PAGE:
Muscle strength depends on how well you train your motor neurons
To really achieve your athletic potential, you must strengthen your mind and your muscles. As much as that may sound like a platitude from a motivational poster, it’s actually based on a series of experiments comparing how muscle mass may or may not impact physical strength. Muscles are still the key mechanical actors in these emerging model, but it looks like well-trained motor neurons are the anatomy that can give you access to more of your body’s strength.
Now, nobody is debating the idea that, in general, a larger muscle can do more work than a smaller one. More muscles cells can share the stress of a particular contraction, achieving movement without incurring the damage a smaller muscle would. However, bulky muscles aren’t able to do more work just because they’re big. To get bigger, they’ve presumably been trained along the way, which helps the muscle cells activate simultaneously. Untrained muscles will activate asynchronously, which may protect them from overexertion and damage, but also decrease their effectiveness.
More strength from the same muscle
Not all strength training is turning out to be equal. One on hand, many repetitions of lighter weights is being found to be effective as fewer repetitions of heavier weights to build muscle mass. It may take longer, but lifting lighter weights can help you develop larger muscles. The catch is that lifting larger weights seems to not only train muscles, but also motor neurons, which changes how well you can put your quads, biceps or triceps to work.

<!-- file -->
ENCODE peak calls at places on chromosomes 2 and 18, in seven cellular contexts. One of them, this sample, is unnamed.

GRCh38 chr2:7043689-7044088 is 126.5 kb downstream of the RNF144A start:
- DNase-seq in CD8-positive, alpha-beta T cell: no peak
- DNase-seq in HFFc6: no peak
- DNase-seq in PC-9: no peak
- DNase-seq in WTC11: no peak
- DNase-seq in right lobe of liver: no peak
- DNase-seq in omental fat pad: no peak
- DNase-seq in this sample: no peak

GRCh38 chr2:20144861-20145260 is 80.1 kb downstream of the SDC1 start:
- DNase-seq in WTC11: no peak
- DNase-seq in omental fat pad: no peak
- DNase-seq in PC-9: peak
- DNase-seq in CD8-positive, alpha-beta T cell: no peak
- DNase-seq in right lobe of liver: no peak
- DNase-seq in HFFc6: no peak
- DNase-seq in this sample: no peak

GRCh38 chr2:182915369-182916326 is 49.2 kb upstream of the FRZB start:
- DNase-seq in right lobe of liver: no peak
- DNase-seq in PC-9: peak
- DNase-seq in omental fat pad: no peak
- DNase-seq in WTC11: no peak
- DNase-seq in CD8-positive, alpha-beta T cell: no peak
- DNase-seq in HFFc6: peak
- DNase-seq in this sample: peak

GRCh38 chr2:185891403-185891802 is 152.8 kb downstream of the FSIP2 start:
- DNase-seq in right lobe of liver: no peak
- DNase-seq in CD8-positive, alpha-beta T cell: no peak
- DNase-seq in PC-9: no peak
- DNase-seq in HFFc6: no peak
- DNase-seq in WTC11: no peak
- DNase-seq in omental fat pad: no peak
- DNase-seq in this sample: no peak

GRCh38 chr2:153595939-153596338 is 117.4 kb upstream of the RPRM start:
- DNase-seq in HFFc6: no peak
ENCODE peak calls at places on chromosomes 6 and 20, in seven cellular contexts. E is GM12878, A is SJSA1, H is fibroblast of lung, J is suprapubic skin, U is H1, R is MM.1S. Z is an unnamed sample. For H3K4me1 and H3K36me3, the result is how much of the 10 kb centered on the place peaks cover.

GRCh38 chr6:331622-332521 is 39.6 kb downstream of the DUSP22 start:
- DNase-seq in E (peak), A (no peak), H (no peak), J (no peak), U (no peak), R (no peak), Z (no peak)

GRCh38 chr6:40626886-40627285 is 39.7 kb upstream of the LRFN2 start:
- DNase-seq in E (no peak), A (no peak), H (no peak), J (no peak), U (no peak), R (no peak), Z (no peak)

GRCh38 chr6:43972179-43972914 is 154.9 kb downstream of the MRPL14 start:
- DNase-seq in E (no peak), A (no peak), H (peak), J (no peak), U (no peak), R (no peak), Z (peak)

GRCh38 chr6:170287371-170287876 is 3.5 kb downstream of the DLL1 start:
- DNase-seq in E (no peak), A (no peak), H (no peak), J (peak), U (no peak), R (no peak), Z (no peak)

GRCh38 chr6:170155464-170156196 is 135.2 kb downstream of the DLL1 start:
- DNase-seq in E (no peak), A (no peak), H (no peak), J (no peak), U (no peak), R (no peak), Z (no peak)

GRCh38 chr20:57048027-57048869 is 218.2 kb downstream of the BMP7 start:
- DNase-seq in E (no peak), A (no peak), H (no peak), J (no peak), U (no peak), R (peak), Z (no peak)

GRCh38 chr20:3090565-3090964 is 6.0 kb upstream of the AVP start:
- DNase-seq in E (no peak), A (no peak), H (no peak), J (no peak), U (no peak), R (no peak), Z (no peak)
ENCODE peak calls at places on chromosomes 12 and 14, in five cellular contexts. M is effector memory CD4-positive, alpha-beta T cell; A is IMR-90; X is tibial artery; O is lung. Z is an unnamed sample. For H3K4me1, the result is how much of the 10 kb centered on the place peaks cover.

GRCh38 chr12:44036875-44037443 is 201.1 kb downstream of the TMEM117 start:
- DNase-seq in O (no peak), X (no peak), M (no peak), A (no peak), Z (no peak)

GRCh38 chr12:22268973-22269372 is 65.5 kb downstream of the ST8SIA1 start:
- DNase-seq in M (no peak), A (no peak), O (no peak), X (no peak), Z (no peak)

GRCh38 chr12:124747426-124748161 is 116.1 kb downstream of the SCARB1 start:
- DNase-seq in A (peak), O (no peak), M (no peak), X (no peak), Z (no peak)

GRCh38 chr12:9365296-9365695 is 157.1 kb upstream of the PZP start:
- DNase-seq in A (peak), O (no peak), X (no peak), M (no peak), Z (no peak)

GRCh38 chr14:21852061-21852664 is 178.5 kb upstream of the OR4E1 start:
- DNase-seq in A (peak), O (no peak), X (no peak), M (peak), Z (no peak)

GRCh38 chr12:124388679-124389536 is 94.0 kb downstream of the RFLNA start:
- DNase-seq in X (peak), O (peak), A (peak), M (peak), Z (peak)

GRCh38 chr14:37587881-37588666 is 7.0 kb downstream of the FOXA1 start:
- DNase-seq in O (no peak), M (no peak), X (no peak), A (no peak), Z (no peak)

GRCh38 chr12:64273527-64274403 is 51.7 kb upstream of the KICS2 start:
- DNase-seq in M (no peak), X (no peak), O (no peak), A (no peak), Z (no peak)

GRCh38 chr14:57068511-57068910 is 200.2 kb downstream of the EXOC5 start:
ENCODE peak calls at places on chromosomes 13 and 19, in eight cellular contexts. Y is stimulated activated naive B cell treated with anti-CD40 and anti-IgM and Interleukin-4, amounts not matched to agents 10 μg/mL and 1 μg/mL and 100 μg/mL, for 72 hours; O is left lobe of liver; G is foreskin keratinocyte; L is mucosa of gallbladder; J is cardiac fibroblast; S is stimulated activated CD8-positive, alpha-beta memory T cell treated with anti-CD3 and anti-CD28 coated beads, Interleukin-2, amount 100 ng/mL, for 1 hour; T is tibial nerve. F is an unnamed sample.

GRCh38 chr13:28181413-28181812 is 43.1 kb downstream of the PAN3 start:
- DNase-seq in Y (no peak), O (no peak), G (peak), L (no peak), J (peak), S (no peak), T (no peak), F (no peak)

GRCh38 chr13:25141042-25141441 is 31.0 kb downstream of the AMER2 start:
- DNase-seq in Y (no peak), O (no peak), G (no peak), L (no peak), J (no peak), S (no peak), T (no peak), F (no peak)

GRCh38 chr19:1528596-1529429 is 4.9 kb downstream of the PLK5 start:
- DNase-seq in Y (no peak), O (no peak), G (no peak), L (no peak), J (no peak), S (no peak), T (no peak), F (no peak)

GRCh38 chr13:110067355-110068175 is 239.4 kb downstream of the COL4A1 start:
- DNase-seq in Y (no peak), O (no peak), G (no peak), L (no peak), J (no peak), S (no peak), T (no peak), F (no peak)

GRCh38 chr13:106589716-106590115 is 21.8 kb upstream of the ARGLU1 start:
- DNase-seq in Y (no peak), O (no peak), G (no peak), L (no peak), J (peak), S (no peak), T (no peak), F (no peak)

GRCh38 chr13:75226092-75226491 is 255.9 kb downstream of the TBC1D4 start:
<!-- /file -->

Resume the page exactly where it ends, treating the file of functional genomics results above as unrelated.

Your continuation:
This relationship was tested in a variety of ways. One test involved electrically stimulating muscles to see if heavy and light weights produced muscles with different limits on their output. Another test asked participants to do a matching task, and found that the muscles trained on heavier weights didn’t need to work as hard to complete it. In every case, matching muscle sizes didn’t matter as much as the way those muscles had been trained. Researchers aren’t sure why heavier weights are more effective at training our motor neurons in this way, but it suggests that lifting weights close to your limit may be more effective at raising what that limit is.
Source: Why Strength Depends On More Than Muscle, Scienmag